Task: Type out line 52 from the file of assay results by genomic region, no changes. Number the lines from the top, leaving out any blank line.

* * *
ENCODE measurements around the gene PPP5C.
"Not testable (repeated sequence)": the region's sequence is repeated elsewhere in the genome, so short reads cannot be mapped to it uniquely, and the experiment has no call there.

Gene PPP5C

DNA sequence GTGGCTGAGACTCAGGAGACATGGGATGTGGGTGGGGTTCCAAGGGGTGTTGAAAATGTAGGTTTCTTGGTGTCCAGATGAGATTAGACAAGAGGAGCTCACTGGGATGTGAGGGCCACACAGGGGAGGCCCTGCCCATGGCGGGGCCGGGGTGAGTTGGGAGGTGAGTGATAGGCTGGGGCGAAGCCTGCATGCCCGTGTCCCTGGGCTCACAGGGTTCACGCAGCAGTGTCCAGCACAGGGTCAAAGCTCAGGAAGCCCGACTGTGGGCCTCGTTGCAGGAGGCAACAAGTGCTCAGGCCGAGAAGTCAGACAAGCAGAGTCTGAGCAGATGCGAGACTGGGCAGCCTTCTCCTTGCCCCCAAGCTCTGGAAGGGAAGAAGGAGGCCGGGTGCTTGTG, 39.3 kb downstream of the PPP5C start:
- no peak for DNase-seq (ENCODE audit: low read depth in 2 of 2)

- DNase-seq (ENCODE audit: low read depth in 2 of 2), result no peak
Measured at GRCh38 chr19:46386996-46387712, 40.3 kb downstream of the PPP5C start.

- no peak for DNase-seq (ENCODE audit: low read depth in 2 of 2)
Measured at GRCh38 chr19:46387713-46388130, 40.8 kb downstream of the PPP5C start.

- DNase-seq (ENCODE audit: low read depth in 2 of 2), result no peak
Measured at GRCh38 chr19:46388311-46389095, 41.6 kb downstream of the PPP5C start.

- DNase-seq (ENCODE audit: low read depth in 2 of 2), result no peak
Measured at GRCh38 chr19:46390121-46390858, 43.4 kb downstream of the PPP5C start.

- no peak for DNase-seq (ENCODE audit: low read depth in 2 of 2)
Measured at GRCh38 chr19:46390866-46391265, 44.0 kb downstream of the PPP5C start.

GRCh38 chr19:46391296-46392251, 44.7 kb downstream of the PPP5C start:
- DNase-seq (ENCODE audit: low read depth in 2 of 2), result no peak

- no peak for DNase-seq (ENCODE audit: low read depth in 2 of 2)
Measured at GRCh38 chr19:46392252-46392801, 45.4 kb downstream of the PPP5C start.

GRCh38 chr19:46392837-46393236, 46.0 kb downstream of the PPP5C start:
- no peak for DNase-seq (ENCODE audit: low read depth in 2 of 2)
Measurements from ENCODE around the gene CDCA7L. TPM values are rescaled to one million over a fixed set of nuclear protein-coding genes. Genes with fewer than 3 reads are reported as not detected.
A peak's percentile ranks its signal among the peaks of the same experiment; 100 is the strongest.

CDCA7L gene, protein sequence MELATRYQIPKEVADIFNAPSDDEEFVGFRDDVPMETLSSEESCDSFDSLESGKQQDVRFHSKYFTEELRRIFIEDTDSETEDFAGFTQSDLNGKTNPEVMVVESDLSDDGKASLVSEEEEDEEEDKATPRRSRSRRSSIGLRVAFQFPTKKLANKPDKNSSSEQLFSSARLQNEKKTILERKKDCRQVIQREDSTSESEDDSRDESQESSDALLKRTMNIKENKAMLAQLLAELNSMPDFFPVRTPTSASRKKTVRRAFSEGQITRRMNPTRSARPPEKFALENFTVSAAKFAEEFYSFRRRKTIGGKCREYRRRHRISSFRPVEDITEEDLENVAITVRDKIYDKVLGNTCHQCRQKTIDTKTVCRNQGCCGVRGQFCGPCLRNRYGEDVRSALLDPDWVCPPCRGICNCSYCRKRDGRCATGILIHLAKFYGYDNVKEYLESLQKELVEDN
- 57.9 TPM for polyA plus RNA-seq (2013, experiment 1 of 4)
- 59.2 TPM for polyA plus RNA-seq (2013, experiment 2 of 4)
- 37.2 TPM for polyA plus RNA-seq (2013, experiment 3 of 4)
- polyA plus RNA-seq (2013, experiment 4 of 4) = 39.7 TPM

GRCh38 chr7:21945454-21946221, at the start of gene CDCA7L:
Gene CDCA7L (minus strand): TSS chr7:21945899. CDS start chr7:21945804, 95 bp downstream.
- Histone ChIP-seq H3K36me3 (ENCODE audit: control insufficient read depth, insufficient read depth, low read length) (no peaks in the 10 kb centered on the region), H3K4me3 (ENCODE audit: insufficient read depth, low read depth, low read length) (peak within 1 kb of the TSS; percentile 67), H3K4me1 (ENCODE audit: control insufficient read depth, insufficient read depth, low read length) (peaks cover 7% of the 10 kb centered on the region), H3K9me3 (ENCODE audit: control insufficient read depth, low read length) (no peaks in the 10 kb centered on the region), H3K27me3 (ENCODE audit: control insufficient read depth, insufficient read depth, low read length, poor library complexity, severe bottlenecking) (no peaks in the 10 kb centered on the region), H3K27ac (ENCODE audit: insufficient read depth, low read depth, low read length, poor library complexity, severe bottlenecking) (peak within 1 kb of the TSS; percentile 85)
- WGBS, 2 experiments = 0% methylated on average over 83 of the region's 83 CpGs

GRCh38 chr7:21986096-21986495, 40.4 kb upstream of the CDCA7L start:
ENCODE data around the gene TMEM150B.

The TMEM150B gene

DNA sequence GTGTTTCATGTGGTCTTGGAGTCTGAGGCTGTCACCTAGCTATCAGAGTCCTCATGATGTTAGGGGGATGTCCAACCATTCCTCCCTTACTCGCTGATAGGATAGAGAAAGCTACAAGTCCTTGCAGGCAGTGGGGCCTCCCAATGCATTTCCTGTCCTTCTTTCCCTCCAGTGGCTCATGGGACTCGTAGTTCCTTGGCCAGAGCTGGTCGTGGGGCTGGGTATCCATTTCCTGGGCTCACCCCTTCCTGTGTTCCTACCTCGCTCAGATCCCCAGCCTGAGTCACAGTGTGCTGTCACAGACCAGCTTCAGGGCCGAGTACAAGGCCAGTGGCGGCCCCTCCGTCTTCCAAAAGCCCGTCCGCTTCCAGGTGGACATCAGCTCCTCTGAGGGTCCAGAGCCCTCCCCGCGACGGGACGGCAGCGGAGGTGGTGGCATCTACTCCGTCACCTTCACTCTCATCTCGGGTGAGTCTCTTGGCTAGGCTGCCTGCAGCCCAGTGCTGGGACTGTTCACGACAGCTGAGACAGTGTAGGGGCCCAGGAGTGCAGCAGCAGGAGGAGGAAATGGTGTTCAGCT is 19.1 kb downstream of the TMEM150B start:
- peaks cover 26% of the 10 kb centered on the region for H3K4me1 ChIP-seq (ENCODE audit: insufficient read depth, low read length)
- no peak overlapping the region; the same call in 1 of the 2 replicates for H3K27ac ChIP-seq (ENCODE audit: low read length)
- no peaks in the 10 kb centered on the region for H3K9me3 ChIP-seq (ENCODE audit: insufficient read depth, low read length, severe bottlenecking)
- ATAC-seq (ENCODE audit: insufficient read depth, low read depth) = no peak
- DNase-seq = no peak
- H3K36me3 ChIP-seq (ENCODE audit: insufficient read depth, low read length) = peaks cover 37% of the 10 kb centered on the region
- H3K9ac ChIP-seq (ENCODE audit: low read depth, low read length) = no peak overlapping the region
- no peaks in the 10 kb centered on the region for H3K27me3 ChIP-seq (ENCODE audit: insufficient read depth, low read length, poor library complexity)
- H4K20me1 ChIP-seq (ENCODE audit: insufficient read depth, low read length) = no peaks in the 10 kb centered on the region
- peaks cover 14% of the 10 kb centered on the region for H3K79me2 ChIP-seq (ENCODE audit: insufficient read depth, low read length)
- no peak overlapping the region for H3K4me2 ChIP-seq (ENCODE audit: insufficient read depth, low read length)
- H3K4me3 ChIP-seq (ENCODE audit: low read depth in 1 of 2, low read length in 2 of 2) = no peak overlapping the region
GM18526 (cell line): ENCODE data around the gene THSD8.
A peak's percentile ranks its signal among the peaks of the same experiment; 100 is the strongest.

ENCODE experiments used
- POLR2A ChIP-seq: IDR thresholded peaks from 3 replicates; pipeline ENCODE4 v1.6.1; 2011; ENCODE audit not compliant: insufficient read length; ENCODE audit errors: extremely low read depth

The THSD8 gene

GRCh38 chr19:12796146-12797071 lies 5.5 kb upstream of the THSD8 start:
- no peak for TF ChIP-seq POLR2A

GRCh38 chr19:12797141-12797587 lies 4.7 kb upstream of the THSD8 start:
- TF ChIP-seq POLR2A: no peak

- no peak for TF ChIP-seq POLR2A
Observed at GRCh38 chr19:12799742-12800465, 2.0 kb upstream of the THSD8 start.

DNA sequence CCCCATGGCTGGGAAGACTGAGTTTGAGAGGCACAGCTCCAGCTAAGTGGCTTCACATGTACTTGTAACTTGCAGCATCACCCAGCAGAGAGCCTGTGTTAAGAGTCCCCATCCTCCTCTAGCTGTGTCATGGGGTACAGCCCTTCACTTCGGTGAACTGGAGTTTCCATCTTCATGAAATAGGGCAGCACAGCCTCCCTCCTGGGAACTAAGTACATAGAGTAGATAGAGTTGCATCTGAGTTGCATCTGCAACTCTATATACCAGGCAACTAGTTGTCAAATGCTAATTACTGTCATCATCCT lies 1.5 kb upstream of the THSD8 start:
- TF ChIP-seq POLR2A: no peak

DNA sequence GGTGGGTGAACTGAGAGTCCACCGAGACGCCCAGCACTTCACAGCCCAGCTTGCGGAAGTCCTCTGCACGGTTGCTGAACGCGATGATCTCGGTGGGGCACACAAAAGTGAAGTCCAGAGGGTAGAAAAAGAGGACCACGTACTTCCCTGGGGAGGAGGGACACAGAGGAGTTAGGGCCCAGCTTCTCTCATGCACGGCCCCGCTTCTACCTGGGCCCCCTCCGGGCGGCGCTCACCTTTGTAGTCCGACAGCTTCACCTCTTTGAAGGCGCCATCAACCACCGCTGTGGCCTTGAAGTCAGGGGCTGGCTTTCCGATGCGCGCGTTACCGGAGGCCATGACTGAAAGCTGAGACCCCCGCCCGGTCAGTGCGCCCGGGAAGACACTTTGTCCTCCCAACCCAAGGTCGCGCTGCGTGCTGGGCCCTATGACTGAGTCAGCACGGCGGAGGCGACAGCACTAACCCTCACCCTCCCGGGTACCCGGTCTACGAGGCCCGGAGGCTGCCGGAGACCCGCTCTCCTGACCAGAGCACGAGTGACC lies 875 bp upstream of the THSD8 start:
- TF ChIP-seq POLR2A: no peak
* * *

- POLR2A ChIP-seq: IDR thresholded peaks from 3 replicates; pipeline ENCODE4 v1.6.1; 2011; ENCODE audit not compliant: insufficient read length; ENCODE audit errors: extremely low read depth